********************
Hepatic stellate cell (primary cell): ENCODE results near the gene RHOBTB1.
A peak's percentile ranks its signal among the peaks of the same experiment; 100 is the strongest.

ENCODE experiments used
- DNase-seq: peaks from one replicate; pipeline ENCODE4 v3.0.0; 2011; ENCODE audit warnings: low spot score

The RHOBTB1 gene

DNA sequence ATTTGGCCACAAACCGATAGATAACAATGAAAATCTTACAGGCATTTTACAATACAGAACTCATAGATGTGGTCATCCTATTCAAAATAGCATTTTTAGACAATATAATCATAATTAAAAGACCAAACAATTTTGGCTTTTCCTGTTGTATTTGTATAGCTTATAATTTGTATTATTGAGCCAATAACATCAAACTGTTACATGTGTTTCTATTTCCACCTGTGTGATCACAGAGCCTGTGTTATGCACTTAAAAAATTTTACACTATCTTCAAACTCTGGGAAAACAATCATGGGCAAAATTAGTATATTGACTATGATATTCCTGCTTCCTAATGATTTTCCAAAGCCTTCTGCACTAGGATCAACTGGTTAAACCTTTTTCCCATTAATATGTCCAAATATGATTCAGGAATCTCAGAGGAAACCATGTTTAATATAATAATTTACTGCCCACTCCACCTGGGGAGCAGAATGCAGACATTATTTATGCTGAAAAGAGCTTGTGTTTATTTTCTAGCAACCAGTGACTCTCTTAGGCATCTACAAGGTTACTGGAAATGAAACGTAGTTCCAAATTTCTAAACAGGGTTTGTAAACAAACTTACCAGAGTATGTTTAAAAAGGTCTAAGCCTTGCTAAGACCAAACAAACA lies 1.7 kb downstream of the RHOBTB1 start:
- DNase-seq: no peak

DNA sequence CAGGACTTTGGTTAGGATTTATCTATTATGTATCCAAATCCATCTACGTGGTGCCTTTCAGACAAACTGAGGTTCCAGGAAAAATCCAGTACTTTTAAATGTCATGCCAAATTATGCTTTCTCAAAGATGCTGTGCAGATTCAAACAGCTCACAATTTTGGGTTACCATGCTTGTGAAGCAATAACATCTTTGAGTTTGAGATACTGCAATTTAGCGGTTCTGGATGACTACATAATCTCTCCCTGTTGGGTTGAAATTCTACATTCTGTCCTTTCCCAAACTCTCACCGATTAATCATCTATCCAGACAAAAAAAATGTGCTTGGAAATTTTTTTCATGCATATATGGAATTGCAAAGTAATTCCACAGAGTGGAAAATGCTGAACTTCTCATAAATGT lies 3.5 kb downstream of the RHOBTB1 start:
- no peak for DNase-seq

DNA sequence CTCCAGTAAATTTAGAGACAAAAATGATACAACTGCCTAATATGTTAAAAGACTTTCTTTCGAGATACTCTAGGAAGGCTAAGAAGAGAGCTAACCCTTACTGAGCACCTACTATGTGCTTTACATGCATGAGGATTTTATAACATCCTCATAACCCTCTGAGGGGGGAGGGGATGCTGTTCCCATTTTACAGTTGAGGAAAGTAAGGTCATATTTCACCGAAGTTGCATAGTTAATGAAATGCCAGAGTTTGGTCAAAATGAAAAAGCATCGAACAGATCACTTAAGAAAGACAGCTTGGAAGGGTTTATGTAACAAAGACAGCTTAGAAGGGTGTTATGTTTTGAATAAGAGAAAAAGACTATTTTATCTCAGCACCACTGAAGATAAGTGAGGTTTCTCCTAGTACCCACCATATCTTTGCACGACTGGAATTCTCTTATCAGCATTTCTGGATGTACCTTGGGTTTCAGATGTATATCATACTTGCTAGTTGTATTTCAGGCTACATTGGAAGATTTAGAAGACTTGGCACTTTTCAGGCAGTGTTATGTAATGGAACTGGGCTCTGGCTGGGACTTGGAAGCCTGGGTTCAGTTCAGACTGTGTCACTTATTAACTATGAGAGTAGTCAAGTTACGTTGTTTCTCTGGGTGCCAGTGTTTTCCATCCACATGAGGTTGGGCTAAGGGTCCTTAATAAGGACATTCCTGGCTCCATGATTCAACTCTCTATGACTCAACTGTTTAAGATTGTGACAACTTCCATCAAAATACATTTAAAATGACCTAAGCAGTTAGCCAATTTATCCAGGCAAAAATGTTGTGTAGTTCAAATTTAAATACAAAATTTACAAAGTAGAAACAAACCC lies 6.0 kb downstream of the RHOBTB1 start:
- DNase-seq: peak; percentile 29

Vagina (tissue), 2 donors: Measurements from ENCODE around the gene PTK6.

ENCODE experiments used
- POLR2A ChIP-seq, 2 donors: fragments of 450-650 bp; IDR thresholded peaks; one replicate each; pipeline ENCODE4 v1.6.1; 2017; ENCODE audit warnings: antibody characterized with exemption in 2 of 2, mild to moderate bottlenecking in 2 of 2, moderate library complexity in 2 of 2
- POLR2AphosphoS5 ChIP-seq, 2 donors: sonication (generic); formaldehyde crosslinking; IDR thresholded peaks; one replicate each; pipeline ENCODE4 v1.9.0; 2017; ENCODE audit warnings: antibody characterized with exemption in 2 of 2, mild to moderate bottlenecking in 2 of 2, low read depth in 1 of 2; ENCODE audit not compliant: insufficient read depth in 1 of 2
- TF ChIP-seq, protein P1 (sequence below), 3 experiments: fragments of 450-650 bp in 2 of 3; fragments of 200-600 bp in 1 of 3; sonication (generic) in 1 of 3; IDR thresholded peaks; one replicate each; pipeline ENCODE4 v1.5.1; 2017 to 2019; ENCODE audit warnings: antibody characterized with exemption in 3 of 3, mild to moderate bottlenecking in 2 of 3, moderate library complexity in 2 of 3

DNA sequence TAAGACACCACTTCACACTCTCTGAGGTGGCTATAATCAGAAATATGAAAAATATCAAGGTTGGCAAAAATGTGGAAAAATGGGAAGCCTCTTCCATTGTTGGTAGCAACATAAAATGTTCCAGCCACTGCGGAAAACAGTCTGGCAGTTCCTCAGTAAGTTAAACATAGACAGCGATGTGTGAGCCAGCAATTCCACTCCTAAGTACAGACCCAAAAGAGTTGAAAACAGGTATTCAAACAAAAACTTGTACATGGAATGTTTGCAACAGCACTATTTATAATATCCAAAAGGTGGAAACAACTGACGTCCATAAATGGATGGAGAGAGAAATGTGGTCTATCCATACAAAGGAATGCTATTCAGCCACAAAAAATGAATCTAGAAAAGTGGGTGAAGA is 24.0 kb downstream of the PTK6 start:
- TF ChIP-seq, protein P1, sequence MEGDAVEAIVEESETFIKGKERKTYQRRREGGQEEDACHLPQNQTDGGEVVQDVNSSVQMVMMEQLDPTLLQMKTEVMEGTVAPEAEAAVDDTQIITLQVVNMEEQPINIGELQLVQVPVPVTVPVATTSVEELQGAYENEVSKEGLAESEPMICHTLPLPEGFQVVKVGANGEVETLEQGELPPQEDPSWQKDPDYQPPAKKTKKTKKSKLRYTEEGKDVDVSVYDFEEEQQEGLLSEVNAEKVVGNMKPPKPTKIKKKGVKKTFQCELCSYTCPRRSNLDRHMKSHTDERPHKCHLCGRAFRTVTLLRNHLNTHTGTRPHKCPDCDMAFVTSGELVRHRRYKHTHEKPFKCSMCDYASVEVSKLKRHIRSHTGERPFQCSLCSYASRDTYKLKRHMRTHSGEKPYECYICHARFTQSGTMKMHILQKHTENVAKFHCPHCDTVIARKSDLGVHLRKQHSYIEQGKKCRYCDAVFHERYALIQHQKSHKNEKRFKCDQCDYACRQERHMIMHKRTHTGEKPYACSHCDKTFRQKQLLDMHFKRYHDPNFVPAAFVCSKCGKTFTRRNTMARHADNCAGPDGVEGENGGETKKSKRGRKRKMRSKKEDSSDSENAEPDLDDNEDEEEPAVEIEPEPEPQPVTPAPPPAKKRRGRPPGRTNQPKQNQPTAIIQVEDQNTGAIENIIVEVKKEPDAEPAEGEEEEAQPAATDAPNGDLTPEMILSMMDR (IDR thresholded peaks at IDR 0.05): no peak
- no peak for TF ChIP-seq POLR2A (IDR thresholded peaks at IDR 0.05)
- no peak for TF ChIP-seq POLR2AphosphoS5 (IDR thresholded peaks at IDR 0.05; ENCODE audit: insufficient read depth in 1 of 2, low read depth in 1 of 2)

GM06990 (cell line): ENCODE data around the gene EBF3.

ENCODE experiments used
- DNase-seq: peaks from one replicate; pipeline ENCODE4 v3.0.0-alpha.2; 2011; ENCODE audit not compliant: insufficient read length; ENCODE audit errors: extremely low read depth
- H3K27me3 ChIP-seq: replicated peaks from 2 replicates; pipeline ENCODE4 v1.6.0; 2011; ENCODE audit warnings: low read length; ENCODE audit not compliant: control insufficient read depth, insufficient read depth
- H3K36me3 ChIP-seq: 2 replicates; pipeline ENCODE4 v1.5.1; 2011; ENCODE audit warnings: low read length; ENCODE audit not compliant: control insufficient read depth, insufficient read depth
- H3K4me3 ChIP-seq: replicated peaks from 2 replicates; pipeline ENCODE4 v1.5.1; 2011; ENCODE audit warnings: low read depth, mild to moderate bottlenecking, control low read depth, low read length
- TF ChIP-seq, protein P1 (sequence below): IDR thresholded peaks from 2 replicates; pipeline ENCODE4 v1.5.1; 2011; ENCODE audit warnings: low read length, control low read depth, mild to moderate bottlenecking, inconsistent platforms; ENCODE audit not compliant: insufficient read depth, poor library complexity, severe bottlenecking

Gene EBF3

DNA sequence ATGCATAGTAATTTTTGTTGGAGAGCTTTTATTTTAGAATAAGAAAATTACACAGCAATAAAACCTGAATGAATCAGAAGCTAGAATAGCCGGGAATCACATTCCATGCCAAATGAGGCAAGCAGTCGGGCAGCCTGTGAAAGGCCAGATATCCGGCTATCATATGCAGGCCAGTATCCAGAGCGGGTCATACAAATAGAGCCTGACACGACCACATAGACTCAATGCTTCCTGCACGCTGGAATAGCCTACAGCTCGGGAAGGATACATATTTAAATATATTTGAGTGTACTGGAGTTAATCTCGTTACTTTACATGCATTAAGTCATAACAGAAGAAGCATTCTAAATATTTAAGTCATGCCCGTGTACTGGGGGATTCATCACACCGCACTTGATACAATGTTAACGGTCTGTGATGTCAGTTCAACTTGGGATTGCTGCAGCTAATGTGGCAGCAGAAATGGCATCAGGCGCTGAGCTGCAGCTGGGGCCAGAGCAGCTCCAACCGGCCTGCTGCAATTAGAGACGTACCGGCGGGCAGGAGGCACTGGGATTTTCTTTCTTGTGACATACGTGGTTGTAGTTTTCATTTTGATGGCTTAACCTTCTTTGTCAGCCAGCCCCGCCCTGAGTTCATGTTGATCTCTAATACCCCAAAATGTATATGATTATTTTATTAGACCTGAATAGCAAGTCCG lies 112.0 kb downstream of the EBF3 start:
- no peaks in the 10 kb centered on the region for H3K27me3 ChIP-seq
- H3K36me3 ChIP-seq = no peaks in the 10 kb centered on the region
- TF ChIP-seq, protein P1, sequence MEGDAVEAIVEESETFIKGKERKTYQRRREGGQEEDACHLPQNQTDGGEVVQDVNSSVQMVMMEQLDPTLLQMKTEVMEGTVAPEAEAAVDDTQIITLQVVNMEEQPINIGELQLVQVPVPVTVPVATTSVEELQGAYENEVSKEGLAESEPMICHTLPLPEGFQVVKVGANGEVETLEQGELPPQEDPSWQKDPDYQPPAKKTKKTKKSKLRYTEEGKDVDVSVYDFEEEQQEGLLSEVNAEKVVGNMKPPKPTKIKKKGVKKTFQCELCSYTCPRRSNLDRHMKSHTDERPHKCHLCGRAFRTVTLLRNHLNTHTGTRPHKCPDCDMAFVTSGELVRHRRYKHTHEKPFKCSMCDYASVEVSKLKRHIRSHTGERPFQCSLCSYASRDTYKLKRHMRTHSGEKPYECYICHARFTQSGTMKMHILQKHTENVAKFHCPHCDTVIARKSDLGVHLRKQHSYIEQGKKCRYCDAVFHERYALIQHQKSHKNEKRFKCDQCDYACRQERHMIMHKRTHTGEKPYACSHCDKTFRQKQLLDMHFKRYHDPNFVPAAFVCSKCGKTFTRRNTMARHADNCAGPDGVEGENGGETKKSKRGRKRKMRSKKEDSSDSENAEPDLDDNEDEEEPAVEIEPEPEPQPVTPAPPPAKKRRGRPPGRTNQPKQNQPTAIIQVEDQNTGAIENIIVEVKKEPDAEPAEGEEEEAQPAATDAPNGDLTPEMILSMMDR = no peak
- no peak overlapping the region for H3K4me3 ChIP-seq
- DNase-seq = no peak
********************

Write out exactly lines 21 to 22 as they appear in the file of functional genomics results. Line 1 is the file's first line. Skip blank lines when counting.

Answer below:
GM06990 (cell line): ENCODE data around the gene EBF3.

ENCODE experiments used